22 Facts About Leslie White


Leslie Alvin White was an American anthropologist known for his advocacy of the theories on cultural evolution, sociocultural evolution, and especially neoevolutionism, and for his role in creating the department of anthropology at the University of Michigan Ann Arbor.


Leslie White volunteered to fight in World War I, serving in the US Navy before enrolling at Louisiana State University in 1919.


Leslie White's interests were diverse, and he took classes in several other disciplines, including philosophy at UCLA, and clinical psychiatry, before discovering anthropology via Alexander Goldenweiser courses at the New School for Social Research.


Leslie White spent a few weeks with the Menominee and Winnebago in Wisconsin during his Ph.


Leslie White's thesis proposal was a library thesis, which foreshadowed his later theoretical work.


In 1927 Leslie White began teaching at the University at Buffalo.


Leslie White developed an interest in Marxism In 1929, he visited the Soviet Union and on his return joined the Socialist Labor Party, writing articles under the pseudonym "John Steel" for their newspaper.


Leslie White went to Michigan when he was hired to replace Julian Steward, who departed Ann Arbor in 1930.


Leslie White remained here for the rest of his active career.


Leslie White brought Titiev, his student and a Russian immigrant, to Michigan as a second professor in 1936.


Over time, Leslie White's views became framed in opposition to that of Boasians, with whom he was institutionally at odds.


One of Leslie White's strongest deviations from Boas's philosophy was a view of the nature of anthropology and its relation to other sciences.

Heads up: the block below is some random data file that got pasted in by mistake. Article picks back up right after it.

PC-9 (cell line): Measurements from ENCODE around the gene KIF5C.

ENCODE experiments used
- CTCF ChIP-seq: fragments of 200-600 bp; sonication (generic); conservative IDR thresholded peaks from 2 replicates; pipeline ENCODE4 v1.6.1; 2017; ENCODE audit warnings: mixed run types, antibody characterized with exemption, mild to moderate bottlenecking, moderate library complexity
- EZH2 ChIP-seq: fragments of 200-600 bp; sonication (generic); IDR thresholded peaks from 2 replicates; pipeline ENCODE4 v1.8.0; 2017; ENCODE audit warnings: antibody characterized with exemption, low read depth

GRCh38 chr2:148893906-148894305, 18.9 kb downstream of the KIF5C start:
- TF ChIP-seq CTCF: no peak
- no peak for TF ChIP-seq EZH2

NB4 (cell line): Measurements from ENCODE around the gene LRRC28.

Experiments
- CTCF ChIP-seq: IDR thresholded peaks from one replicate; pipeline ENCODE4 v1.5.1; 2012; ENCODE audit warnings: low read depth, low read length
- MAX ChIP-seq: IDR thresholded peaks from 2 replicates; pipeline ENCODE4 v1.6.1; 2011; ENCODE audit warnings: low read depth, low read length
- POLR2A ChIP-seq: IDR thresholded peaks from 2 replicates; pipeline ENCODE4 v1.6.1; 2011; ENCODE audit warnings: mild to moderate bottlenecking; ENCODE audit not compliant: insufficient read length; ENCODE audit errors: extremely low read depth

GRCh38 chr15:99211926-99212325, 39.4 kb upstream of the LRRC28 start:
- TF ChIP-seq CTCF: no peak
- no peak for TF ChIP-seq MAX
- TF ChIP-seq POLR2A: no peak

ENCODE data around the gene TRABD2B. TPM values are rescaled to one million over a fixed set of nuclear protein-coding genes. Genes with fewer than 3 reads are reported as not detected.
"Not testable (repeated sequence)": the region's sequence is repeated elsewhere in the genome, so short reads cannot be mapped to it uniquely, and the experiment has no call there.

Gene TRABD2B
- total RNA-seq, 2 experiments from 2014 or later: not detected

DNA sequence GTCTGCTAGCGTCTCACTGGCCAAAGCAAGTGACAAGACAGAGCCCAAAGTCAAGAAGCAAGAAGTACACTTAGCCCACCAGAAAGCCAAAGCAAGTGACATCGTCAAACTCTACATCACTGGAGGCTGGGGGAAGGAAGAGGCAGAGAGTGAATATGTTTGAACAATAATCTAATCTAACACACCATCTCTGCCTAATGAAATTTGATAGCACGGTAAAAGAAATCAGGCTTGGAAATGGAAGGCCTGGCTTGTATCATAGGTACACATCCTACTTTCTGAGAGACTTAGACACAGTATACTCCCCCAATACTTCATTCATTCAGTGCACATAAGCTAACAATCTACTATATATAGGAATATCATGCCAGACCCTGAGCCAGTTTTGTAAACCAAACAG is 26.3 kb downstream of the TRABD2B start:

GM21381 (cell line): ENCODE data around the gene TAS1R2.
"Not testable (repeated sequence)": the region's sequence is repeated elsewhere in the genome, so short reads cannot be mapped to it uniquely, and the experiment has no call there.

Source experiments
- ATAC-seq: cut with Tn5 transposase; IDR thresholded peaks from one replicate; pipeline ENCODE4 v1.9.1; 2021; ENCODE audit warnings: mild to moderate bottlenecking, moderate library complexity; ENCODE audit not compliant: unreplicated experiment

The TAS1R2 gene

Leslie White understood the world to be divided into cultural, biological, and physical levels of phenomena.


Leslie White believed that phenomena could be explored from three different points of view: the historical, the formal-functional, and the evolutionist.


Boas claimed his science promised complex and interdependent visions of culture, but Leslie White thought that it would delegitimize anthropology if it became the dominant position, removing it from broader discourses on science.


Leslie White viewed his own approach as a synthesis of historical and functional approach because it combined the diachronic scope of one with the generalizing eye for formal interrelations provided by the other.


For Leslie White, culture was a superorganic entity that was sui generis and could be explained only in terms of itself.


Each level rested on the previous one, and although they all interacted, ultimately the technological level was the determining one, what Leslie White calls "The hero of our piece" and "the leading character of our play".


Leslie White spoke of culture as a general human phenomenon, and claimed not to speak of 'cultures' in the plural.


Leslie White's theory, published in 1959 in The Evolution of Culture: The Development of Civilization to the Fall of Rome, rekindled the interest in social evolutionism and is counted prominently among the neoevolutionists.


Leslie White differentiated three components of culture: technological, sociological, and ideological.


Leslie White argued that it was the technological component which plays a primary role or is the primary determining factor responsible for the cultural evolution.